June 9, 2020 Coronavirus en_US Answers to common questions : 1. You do not have to rehire the same employees. 2. Your loan forgiveness will not reduce if an employee rejects your offer. https://quickbooks.intuit.com/cas/dam/IMAGE/A8cAaWb13/Rules-for-rehiring-employees-for-PPP-loan-forgiveness_featured.jpg https://quickbooks.intuit.com/r/coronavirus/rules-for-rehiring/ Rules for rehiring employees for PPP loan forgiveness
Coronavirus

Rules for rehiring employees for PPP loan forgiveness

By Myranda Mondry June 9, 2020

Editor’s note: Regulations and guidance from the SBA and the U.S. Department of Treasury on the PPP are evolving rapidly. Please refer to the latest guidance from SBA and Treasury to confirm current program rules and how they apply to your particular situation.

As of July 13, 2020, more than 4.9 million borrowers have been approved for a Paycheck Protection Program (PPP) loan. PPP loans are intended to help small business owners and other eligible organizations keep employees on the payroll and out of the unemployment office, and cover certain business expenses. They’re not meant to put struggling small business owners in debt. For many borrowers, the chance to have a PPP loan forgiven is a big draw.

PPP loans may be forgiven, in whole or in part, if borrowers meet certain requirements. As an example, borrowers should maintain the average number of full time employees on the payroll during their loan forgiveness covered period compared to the average weekly number of employees during one of the reference periods. The reference periods are either between February 15, 2019 and June 30, 2019 or January 1, 2020 and February 29, 2020. If the borrower reduced headcount, they must restore headcount and rehire any employees they laid off before December 31, 2020, or before the date they submit their loan forgiveness application.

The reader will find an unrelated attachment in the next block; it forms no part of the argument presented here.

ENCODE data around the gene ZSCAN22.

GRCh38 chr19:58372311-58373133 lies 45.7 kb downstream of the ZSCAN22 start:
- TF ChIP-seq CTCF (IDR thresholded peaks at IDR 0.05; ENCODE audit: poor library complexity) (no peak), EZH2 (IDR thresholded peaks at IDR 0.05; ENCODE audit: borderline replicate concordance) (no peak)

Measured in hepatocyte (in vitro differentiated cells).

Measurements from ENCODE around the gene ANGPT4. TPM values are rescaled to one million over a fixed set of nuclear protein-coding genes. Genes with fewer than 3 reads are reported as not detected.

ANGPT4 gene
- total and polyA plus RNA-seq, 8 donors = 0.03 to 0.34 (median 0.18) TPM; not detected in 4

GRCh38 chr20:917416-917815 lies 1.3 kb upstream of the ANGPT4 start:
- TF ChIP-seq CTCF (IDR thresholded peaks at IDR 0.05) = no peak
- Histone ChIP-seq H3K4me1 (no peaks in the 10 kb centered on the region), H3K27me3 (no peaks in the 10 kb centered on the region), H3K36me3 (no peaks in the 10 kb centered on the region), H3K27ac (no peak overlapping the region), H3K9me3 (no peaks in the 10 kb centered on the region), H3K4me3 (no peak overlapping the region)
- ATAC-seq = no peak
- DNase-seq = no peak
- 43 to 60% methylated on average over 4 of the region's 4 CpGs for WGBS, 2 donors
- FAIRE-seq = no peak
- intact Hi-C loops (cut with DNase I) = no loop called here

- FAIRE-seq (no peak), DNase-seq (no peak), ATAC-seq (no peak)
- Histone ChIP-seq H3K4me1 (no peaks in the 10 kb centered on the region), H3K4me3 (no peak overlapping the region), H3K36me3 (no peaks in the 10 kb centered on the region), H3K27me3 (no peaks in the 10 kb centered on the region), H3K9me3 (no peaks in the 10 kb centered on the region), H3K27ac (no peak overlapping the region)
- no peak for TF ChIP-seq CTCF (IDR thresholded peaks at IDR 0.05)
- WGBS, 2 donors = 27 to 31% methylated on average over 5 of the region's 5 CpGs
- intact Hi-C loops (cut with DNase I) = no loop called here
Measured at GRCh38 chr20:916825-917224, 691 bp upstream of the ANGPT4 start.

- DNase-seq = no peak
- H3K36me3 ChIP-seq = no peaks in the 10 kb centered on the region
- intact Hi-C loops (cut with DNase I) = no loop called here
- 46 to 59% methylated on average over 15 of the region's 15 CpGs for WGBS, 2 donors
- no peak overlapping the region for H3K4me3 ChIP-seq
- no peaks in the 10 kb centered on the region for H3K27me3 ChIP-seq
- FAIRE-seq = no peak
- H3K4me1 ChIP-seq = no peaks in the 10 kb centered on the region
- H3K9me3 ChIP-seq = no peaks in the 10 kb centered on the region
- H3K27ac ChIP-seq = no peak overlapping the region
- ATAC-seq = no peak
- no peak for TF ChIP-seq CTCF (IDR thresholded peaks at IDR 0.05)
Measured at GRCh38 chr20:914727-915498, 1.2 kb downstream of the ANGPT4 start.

Lenders may also reduce the borrower’s forgiveness amount if the borrower reduces employee average salary or wages for any employee by more than 25% within their loan forgiveness covered period compared to Q1 2020. PPP loan borrowers began to worry their lenders wouldn’t forgive loans when laid-off employees couldn’t or wouldn’t come back.

The SBA has since released additional information, including important information about loan forgiveness reduction exemptions. The SBA also recently updated their PPP Loan Forgiveness Application. Below are some common questions borrowers have about the employee headcount requirement.

1. Do I have to rehire the same employees I laid off?

No. Borrowers can hire new employees to restore and maintain their original average full time employee headcount. The PPP loan forgiveness application doesn’t differentiate between new and old employees on the payroll.

2. Will my lender reduce my forgiveness amount if an employee rejects my offer to rehire them?

No. A borrower’s loan forgiveness amount will not be reduced if the borrower is able to document in good faith an inability to rehire employees and an inability to hire a similarly qualified individual for the unfilled position before December 31, 2020.

A borrower whose employee has rejected their offer will need to show that they have:

  • made a written offer in good faith to rehire an employee for the same salary or wages and the same number of hours as compared to the last pay period before the reduction in hours;